North Korean Drone Infiltrating DMZ Received a Warning Shot

By Staff Writer

Jan 13, 2016 07:18 AM EST

A suspected drone from North Korea was flying across the DMZ above the military observatory post in South Korea. The South fired warning shots and the unidentified flying object went back. The incident happened just a week after nuclear test by North Korean.

South Korean's Yonhap News Agency reported that a North Korean drone briefly infiltrated the border with South Korea on Wednesday. The object appeared in the sky above the military observatory post in the western part of the border at 2:10 p.m.

During such short encounter, South Korean military fired some 20 machine gun shots. The drone returned to the northern side of the border following the warning shots.

In regards to the incident, South Korean Joint Chiefs of Staff in an official statement said, "The military responded with warning broadcasts and shots before the vehicle immediately returned to the North."

The incident took place after North Korea conducted its fourth nuclear weapon test on November 6 at Punggye-ri testing site, the same location as three previous nuclear tests, which is close to Chinese border. The nuclear test created an earthquake that was felt at Jilin province in northeast of China at 6.7 on richter scale. Local schools and offices were evacuated because of the tremor.

China, the North Korean ally, was furious because the nuclear test was conducted at the time Chinese economy was under pressure, after its financial market experienced a sudden trading halt. Soon after, high ranking officials in China was in contact with South Korean counterparts to disarm North Korean nuclear weapon.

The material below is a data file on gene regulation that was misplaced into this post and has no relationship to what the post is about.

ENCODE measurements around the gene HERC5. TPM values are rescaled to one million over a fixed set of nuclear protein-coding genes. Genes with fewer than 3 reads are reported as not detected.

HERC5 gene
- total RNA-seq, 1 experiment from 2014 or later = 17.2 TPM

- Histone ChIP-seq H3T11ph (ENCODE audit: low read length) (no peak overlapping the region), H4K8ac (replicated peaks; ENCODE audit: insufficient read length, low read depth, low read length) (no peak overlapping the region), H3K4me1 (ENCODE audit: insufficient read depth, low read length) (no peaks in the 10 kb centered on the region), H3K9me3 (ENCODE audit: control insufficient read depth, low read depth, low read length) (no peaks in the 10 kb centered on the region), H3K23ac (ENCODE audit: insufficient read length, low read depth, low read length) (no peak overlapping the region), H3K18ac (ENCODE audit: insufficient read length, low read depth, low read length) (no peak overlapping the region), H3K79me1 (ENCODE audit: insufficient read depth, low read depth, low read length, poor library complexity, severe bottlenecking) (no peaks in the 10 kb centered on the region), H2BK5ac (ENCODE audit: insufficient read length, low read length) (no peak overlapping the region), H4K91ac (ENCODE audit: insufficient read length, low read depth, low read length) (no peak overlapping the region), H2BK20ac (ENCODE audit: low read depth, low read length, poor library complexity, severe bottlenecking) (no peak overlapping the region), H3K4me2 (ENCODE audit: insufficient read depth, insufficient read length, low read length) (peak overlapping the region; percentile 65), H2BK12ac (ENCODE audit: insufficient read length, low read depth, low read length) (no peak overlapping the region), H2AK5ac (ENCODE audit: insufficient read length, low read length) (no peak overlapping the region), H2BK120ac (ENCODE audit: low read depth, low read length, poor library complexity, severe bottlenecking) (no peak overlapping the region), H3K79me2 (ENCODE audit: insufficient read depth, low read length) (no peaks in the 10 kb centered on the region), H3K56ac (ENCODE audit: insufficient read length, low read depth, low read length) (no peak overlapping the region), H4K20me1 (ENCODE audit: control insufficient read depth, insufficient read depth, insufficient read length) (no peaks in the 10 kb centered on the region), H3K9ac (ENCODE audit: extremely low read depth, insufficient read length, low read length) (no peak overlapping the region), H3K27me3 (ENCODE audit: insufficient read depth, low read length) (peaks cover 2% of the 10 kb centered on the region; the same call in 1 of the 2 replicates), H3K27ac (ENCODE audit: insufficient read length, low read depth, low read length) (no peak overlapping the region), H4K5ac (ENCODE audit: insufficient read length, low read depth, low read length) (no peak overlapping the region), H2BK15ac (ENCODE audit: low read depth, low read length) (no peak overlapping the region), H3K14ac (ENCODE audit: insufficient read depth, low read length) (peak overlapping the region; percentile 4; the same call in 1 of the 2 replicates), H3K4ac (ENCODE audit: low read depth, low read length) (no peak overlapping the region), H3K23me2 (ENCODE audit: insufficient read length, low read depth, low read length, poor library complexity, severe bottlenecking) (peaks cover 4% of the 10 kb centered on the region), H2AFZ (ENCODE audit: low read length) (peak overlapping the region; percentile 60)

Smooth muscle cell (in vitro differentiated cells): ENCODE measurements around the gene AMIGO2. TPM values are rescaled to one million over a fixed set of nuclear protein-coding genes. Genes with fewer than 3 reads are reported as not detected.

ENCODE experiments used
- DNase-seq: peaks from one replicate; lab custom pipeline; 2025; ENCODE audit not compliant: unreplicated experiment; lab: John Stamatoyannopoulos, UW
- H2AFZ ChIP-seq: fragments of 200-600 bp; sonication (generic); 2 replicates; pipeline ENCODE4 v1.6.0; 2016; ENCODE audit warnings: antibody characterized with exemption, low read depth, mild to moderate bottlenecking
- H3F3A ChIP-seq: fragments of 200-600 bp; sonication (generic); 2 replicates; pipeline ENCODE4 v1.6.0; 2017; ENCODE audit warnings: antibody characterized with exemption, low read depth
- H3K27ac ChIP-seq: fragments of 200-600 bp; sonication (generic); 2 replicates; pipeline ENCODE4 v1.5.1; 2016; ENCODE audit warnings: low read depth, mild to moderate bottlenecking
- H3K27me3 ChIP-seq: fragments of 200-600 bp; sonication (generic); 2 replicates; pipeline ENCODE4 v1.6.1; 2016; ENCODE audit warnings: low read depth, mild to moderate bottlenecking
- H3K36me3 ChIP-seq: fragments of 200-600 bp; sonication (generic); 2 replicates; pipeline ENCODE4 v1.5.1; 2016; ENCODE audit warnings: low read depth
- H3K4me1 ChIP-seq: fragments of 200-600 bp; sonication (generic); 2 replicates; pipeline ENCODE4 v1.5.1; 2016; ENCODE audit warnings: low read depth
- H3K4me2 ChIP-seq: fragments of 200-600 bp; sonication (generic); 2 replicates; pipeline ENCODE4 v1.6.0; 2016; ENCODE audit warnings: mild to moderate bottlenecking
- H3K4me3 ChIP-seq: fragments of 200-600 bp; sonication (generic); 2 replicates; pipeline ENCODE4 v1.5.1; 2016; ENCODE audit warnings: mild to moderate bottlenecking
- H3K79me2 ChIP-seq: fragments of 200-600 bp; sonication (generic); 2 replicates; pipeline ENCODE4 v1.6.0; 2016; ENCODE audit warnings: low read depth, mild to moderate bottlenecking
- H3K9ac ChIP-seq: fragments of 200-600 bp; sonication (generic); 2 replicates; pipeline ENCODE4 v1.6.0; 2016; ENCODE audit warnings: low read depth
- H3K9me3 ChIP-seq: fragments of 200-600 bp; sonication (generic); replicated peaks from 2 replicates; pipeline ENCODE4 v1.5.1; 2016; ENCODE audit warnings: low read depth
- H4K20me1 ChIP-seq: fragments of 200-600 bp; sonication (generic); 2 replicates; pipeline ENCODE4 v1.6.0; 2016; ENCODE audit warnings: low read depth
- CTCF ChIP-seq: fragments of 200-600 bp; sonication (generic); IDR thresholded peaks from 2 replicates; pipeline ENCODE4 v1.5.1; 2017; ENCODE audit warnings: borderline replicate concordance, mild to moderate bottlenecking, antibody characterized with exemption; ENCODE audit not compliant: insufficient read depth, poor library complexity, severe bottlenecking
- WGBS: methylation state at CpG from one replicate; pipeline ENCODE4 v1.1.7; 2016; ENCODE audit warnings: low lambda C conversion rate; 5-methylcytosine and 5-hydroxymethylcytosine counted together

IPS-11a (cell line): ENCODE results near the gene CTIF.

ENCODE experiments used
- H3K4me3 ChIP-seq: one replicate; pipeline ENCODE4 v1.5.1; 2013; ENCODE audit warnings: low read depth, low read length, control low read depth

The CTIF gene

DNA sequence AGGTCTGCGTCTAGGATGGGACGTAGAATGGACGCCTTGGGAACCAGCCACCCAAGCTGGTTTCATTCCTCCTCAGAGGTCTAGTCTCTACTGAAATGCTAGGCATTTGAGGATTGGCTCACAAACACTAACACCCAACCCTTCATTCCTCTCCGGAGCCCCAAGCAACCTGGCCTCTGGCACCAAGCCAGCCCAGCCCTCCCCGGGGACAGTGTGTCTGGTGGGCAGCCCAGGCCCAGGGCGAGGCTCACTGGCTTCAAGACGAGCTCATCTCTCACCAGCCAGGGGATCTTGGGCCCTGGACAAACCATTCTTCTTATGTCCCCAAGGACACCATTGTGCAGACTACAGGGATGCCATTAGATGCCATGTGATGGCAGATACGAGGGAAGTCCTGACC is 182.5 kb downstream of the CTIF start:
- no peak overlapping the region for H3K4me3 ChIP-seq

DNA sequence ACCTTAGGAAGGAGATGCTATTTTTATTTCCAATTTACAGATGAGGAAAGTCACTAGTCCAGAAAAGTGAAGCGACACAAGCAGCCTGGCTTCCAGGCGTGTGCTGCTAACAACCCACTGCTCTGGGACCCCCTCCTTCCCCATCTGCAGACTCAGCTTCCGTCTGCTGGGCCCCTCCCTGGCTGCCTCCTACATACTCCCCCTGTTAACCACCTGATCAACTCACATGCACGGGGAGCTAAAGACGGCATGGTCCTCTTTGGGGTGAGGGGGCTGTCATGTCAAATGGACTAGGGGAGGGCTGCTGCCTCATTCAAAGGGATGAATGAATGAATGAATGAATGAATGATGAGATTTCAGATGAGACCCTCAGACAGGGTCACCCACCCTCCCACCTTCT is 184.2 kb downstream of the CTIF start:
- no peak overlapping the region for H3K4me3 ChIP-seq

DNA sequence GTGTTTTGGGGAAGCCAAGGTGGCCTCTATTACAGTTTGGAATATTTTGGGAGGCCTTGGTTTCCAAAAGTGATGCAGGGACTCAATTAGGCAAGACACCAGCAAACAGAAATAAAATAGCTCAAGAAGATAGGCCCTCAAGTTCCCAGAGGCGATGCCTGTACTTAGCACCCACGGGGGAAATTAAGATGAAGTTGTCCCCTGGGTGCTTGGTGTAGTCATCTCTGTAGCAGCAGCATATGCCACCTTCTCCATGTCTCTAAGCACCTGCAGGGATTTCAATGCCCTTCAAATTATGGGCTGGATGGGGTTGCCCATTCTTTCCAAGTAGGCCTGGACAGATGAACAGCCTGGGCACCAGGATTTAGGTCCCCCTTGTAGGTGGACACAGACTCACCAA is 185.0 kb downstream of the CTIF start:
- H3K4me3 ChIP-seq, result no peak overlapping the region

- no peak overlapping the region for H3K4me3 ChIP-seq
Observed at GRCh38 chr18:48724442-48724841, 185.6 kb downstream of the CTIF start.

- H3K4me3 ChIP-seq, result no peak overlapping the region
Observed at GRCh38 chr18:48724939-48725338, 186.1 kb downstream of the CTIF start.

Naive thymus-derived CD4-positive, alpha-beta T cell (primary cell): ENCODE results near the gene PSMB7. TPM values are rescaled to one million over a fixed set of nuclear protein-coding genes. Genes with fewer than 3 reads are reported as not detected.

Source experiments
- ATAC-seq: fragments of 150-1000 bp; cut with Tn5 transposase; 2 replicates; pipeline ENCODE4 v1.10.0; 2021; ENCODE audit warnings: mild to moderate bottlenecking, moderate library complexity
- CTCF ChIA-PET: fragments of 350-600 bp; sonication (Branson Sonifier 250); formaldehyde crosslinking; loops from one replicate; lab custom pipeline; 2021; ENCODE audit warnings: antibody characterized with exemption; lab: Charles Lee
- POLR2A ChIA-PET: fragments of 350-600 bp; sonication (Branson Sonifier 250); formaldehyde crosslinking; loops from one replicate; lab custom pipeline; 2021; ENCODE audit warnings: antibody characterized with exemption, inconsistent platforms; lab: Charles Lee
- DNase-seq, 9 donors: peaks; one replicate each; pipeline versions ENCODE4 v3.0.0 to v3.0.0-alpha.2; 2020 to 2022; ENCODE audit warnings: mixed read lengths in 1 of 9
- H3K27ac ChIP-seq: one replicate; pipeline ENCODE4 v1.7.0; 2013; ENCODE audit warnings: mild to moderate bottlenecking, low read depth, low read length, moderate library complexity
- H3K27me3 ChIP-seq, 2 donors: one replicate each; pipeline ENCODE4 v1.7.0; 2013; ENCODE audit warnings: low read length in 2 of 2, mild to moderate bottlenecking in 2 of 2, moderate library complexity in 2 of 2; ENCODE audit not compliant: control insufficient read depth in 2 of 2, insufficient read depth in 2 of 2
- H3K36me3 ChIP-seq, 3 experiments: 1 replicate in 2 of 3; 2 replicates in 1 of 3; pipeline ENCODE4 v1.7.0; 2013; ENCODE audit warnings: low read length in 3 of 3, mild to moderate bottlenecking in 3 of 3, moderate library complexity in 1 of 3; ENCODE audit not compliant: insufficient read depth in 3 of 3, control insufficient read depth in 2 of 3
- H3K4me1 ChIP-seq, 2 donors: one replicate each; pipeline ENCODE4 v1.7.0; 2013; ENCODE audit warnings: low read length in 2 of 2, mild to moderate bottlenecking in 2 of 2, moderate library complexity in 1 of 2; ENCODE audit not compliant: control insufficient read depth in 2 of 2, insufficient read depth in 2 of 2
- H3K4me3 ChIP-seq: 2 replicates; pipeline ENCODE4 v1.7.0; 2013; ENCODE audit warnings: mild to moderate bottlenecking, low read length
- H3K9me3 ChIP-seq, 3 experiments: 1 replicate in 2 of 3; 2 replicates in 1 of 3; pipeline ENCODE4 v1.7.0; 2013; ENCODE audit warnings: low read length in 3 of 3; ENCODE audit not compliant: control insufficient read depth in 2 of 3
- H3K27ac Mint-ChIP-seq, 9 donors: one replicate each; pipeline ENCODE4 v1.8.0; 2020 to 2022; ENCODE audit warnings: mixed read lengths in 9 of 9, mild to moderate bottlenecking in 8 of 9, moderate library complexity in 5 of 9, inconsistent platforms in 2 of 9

South Korean President Park Geun-hye said, according to Asia Times, Seoul and Beijing were discussing a draft U.N. Security Council resolution on North Korea, noting that Beijing has stated repeatedly that it would not tolerate the North's nuclear program. The president also said further provocations by the North including "cyber-terrorism" were possible.

"I believe the Chinese government will not allow the situation on the Korean peninsula to deteriorate further. The best partners are those that will hold your hand in difficult times," president Park Geun-hye said as quoted by Voice of America. "Holding the hands of someone in a difficult situation is the mark of the best partner."

South Korea responded the nuclear test by resuming its loudspeaker broadcasts along the border. The loudspeaker also played songs from latest K-Pop top hits, including the new single from boy band Big Bang, and old pop song from South Korean veteran singer about a long life. The sound loudspeaker is said to be able to reach 10 kilometer (6.2 miles) during day time and twice further at night.

The suspected drone flying into South Korea is a clear indication of a provocation from North, as president Park stated.

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